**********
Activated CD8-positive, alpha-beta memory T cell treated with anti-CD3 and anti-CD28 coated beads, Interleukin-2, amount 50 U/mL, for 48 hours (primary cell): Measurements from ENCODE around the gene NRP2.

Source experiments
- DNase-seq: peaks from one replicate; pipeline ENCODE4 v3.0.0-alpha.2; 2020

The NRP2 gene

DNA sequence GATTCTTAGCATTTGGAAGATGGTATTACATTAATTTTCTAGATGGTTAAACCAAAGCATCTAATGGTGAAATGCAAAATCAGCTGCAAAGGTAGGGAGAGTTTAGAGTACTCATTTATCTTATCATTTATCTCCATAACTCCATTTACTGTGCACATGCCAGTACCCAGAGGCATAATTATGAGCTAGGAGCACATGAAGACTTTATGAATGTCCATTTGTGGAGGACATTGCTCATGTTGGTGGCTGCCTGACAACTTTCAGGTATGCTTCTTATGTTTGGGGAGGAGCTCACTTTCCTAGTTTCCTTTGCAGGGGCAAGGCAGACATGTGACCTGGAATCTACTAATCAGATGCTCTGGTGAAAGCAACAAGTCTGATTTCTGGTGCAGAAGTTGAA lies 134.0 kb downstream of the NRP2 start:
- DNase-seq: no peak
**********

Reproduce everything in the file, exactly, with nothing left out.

Activated CD8-positive, alpha-beta memory T cell treated with anti-CD3 and anti-CD28 coated beads, Interleukin-2, amount 50 U/mL, for 48 hours (primary cell): Measurements from ENCODE around the gene NRP2.

Source experiments
- DNase-seq: peaks from one replicate; pipeline ENCODE4 v3.0.0-alpha.2; 2020

The NRP2 gene

DNA sequence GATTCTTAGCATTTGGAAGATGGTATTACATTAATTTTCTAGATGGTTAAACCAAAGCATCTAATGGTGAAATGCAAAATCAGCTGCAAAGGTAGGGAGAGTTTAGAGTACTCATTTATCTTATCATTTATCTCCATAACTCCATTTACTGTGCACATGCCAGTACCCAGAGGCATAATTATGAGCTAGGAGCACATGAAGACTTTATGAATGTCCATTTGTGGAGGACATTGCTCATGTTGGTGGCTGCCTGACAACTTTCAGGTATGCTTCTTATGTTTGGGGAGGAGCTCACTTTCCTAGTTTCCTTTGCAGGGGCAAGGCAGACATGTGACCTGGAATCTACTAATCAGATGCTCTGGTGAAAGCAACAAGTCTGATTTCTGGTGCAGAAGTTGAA lies 134.0 kb downstream of the NRP2 start:
- DNase-seq: no peak